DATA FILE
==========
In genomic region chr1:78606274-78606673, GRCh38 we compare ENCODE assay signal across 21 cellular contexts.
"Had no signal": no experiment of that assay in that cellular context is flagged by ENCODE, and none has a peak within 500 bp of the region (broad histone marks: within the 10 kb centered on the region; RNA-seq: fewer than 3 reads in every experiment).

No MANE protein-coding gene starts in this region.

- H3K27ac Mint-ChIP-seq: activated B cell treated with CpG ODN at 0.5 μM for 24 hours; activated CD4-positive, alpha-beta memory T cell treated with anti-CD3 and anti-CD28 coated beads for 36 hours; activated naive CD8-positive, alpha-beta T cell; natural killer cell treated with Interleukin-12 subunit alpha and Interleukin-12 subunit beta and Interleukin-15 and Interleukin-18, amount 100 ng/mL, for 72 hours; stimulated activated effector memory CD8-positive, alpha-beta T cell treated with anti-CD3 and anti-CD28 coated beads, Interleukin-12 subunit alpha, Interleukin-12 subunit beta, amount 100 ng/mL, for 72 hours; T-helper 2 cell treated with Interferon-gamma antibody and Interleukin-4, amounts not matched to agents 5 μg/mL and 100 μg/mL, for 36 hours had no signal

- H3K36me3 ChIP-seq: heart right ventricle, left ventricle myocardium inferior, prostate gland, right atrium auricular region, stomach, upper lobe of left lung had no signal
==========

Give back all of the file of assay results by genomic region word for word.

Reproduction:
In genomic region chr1:78606274-78606673, GRCh38 we compare ENCODE assay signal across 21 cellular contexts.
"Had no signal": no experiment of that assay in that cellular context is flagged by ENCODE, and none has a peak within 500 bp of the region (broad histone marks: within the 10 kb centered on the region; RNA-seq: fewer than 3 reads in every experiment).

No MANE protein-coding gene starts in this region.

- H3K27ac Mint-ChIP-seq: activated B cell treated with CpG ODN at 0.5 μM for 24 hours; activated CD4-positive, alpha-beta memory T cell treated with anti-CD3 and anti-CD28 coated beads for 36 hours; activated naive CD8-positive, alpha-beta T cell; natural killer cell treated with Interleukin-12 subunit alpha and Interleukin-12 subunit beta and Interleukin-15 and Interleukin-18, amount 100 ng/mL, for 72 hours; stimulated activated effector memory CD8-positive, alpha-beta T cell treated with anti-CD3 and anti-CD28 coated beads, Interleukin-12 subunit alpha, Interleukin-12 subunit beta, amount 100 ng/mL, for 72 hours; T-helper 2 cell treated with Interferon-gamma antibody and Interleukin-4, amounts not matched to agents 5 μg/mL and 100 μg/mL, for 36 hours had no signal

- H3K36me3 ChIP-seq: heart right ventricle, left ventricle myocardium inferior, prostate gland, right atrium auricular region, stomach, upper lobe of left lung had no signal